“The abrupt announcement of the closure is shocking, irresponsible and wrong as it forfeits opportunities to solve problems and leaves our communities with a huge unmet need,” they wrote.

SUNY Downstate declined to comment further on the financial drain leading to the closures.

The medical center took over four of the clinics from the now-defunct Long Island College Hospital, or LICH, more than a decade ago after parents spoke out in favor of keeping the clinics open. These four clinics were on the chopping block in 2017 due to government budget cuts, but were bailed out after public outcry.

Across the five boroughs, students at nearly 390 schools have access to on-campus clinics run by various health organizations. They have been shown to reduce absenteeism and reduce the likelihood of hospital visits. The city has relied on the model for its community schools, which provide comprehensive services to students in low-income neighborhoods.

The school’s health clinic has become “her daughter’s home away from home,” said Cherlece Acosta, pictured here with her daughter. “The nurse there was on top. She really cared.”

Courtesy of Cherlece Acosta

They also help kids manage chronic conditions like diabetes and asthma, which is why Cherlece Acosta worked tirelessly to get her daughter – who has both conditions – into Park Slopes MS 51.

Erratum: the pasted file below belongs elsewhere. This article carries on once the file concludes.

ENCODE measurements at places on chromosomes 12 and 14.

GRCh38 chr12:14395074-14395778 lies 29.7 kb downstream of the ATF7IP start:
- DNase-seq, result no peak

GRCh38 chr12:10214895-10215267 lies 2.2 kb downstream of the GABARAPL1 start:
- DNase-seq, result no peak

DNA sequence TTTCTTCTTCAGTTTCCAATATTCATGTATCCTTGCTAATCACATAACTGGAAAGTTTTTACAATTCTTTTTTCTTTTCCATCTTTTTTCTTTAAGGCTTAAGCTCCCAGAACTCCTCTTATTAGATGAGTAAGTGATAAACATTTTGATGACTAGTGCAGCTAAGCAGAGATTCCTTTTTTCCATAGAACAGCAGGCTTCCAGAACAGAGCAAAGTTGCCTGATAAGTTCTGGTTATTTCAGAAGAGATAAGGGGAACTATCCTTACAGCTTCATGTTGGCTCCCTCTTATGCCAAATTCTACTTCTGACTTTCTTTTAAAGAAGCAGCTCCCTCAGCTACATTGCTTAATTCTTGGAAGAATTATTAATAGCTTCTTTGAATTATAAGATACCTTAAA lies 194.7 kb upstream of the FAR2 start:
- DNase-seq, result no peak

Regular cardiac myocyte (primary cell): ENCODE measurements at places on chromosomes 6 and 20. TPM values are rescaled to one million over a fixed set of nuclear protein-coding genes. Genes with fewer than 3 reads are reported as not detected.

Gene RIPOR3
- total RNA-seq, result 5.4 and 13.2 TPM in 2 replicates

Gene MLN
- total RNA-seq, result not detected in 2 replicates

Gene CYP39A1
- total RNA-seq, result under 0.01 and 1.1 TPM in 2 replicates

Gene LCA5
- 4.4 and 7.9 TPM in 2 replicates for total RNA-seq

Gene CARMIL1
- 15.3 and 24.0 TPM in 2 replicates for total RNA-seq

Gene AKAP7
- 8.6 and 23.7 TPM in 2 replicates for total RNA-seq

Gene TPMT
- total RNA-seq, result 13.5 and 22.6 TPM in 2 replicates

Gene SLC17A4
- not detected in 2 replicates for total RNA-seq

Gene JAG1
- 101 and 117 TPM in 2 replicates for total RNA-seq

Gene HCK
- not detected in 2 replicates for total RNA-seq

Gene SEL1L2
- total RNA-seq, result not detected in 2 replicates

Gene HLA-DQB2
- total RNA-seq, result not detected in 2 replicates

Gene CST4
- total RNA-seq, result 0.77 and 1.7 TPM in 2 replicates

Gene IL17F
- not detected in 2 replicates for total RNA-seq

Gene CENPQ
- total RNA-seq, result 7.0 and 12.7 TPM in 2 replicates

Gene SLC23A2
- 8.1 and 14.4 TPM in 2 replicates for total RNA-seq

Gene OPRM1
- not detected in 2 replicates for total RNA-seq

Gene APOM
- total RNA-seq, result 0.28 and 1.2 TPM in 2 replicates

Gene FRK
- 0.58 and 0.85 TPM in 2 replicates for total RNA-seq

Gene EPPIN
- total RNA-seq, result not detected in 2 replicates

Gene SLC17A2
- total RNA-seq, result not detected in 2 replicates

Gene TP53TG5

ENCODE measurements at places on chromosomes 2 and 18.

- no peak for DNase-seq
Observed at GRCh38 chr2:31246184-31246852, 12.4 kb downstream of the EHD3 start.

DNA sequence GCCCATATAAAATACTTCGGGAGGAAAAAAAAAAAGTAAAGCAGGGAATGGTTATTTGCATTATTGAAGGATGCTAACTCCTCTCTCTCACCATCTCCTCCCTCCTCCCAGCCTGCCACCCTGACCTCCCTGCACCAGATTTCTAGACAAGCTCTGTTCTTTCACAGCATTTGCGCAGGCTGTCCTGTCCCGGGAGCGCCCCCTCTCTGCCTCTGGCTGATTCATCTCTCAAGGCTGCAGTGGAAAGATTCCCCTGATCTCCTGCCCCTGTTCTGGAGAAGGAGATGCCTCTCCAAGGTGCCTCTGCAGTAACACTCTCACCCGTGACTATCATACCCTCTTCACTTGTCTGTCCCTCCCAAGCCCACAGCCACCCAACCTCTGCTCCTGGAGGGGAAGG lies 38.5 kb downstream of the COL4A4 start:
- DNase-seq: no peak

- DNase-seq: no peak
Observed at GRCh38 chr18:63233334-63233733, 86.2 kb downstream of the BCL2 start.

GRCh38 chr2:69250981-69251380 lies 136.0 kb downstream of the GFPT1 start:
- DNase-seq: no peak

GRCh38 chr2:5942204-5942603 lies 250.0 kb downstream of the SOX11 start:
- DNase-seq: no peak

Acosta’s daughter, who graduated from middle school this year, made frequent trips to the school’s health clinic, one of five that SUNY Downstate had closed. Sometimes her daughter needed help with an insulin pump failure, or if her blood sugar got too low, she could become disoriented, the mother said.

PS 38 mom Jelena Vojvodic, parent of a third grader with a severe peanut allergy, felt reassured at the on-site clinic operated by SUNY Downstate. The clinic’s nurse helped raise awareness at the school about food allergies and COVID, she said.

Sarah Thomas, whose children attend Brooklyn New School, said the school-based clinic has been a big help with her son’s “emotional issues.” His therapist and nurse helped calm him down when needed.

“We are in the middle of a psychological crisis,” said Thomas. “If anything, there should be more money to get the help kids need.”

She was also able to have her son’s routine check-ups done at the clinic, which saved her long waits at her pediatrician’s office.

Officials at the city’s Health and Education Departments did not say whether another operator would take over the clinics, but said in a statement: “For now, the city will be placing school nurses in each of the affected buildings from September to ensure families are connected to the care.” .”

New York schools have long struggled with a shortage of school nurses. According to figures from the United Federation of Teachers, the city’s teachers’ union, there were 579 vacancies for permanent school nurses in June.

Amy Zimmer is Chalkbeat New York Office Manager. Contact Amy at azimmer@chalkbeat.org.